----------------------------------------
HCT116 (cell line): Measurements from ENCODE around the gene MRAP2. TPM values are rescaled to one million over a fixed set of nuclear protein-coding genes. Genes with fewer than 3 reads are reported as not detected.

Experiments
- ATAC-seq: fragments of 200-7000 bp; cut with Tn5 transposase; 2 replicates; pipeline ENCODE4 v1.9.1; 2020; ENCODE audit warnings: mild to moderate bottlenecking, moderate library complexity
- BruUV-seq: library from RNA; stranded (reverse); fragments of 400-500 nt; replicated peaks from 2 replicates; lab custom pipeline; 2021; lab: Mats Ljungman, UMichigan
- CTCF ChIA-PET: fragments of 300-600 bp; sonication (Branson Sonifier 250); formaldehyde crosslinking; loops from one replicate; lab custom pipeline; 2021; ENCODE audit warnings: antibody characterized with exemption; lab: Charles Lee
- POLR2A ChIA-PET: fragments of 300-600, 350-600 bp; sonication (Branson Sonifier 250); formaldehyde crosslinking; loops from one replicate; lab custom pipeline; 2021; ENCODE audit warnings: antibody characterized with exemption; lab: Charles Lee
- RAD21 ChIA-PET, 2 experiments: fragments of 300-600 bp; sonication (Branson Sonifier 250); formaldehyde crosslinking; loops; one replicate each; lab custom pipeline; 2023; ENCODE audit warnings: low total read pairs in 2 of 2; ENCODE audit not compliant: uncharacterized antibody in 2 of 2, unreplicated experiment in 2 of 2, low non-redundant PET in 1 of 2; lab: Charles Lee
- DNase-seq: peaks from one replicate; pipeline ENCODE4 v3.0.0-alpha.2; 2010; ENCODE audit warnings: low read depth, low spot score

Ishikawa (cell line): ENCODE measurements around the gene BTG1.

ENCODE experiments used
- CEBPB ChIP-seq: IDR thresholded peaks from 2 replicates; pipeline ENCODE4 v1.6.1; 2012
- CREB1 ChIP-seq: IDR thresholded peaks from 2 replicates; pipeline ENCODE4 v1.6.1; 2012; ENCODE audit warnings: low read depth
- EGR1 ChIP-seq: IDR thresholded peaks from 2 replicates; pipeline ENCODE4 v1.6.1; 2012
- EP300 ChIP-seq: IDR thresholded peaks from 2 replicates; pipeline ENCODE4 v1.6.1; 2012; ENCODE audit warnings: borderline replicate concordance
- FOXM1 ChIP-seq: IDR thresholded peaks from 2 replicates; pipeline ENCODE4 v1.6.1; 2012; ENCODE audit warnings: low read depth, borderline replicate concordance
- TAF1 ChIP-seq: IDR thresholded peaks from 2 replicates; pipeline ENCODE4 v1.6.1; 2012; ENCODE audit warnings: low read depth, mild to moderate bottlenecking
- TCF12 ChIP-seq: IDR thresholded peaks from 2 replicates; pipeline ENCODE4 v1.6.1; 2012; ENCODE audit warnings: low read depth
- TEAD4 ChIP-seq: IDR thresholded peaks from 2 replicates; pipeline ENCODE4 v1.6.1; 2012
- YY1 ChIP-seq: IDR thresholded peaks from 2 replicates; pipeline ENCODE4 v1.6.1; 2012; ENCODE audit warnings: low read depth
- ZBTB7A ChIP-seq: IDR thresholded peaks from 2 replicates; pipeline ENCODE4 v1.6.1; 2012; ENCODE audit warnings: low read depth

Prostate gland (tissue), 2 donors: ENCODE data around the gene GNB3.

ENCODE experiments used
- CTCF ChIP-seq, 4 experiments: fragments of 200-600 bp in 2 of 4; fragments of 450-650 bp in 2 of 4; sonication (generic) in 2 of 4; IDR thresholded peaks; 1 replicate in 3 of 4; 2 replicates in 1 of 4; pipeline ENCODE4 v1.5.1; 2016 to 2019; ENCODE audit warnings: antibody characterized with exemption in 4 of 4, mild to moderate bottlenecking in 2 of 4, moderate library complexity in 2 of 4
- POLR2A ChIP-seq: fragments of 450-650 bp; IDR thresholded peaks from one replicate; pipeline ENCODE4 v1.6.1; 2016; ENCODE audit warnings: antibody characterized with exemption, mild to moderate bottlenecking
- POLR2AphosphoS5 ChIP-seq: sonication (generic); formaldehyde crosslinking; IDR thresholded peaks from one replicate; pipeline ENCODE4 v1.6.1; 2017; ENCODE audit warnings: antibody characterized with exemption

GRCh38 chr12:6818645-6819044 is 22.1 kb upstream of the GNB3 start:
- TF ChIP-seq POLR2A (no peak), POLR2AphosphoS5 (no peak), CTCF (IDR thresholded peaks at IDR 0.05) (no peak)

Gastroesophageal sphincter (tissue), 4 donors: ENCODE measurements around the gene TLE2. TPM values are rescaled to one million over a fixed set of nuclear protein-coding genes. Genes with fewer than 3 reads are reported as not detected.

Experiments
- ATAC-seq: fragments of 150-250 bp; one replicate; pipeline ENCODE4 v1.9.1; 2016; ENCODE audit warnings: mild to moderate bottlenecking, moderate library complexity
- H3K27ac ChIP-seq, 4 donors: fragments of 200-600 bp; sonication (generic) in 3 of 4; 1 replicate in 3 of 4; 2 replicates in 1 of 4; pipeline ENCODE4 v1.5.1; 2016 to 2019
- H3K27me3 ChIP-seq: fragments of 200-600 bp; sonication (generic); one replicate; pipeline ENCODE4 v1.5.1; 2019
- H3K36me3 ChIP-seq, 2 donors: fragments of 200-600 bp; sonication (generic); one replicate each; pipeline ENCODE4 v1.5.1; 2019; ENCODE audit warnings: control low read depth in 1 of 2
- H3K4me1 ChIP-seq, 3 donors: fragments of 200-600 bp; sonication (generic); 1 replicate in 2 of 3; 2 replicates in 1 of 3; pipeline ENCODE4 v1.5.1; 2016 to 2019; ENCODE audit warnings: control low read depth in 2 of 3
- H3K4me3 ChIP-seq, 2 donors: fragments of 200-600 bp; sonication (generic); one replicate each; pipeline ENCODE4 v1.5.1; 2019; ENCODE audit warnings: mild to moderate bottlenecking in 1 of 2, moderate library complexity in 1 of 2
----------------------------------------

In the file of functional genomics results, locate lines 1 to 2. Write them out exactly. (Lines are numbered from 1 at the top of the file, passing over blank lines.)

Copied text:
HCT116 (cell line): Measurements from ENCODE around the gene MRAP2. TPM values are rescaled to one million over a fixed set of nuclear protein-coding genes. Genes with fewer than 3 reads are reported as not detected.

Experiments